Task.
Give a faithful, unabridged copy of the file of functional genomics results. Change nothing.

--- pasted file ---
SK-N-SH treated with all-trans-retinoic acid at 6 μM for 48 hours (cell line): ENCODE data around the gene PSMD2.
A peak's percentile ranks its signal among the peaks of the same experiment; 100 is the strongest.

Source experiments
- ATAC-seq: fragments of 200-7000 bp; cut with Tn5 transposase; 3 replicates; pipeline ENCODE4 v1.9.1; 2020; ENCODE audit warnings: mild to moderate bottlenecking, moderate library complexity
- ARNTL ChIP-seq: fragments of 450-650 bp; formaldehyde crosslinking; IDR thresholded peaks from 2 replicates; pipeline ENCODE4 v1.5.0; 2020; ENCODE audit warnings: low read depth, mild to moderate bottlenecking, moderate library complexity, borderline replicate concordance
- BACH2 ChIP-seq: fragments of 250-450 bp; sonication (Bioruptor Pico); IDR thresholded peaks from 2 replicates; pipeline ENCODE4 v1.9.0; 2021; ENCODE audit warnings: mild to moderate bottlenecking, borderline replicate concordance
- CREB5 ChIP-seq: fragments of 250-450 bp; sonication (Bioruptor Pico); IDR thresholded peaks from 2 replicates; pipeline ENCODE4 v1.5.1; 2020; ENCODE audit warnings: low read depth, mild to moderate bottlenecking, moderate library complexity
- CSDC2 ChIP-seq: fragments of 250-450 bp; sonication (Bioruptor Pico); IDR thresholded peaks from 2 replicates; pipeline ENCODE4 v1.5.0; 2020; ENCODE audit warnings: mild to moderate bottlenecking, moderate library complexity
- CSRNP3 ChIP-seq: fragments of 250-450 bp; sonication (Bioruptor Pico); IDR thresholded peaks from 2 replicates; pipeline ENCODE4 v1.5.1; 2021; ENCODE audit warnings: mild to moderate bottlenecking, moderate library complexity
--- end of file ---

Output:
SK-N-SH treated with all-trans-retinoic acid at 6 μM for 48 hours (cell line): ENCODE data around the gene PSMD2.
A peak's percentile ranks its signal among the peaks of the same experiment; 100 is the strongest.

Source experiments
- ATAC-seq: fragments of 200-7000 bp; cut with Tn5 transposase; 3 replicates; pipeline ENCODE4 v1.9.1; 2020; ENCODE audit warnings: mild to moderate bottlenecking, moderate library complexity
- ARNTL ChIP-seq: fragments of 450-650 bp; formaldehyde crosslinking; IDR thresholded peaks from 2 replicates; pipeline ENCODE4 v1.5.0; 2020; ENCODE audit warnings: low read depth, mild to moderate bottlenecking, moderate library complexity, borderline replicate concordance
- BACH2 ChIP-seq: fragments of 250-450 bp; sonication (Bioruptor Pico); IDR thresholded peaks from 2 replicates; pipeline ENCODE4 v1.9.0; 2021; ENCODE audit warnings: mild to moderate bottlenecking, borderline replicate concordance
- CREB5 ChIP-seq: fragments of 250-450 bp; sonication (Bioruptor Pico); IDR thresholded peaks from 2 replicates; pipeline ENCODE4 v1.5.1; 2020; ENCODE audit warnings: low read depth, mild to moderate bottlenecking, moderate library complexity
- CSDC2 ChIP-seq: fragments of 250-450 bp; sonication (Bioruptor Pico); IDR thresholded peaks from 2 replicates; pipeline ENCODE4 v1.5.0; 2020; ENCODE audit warnings: mild to moderate bottlenecking, moderate library complexity
- CSRNP3 ChIP-seq: fragments of 250-450 bp; sonication (Bioruptor Pico); IDR thresholded peaks from 2 replicates; pipeline ENCODE4 v1.5.1; 2021; ENCODE audit warnings: mild to moderate bottlenecking, moderate library complexity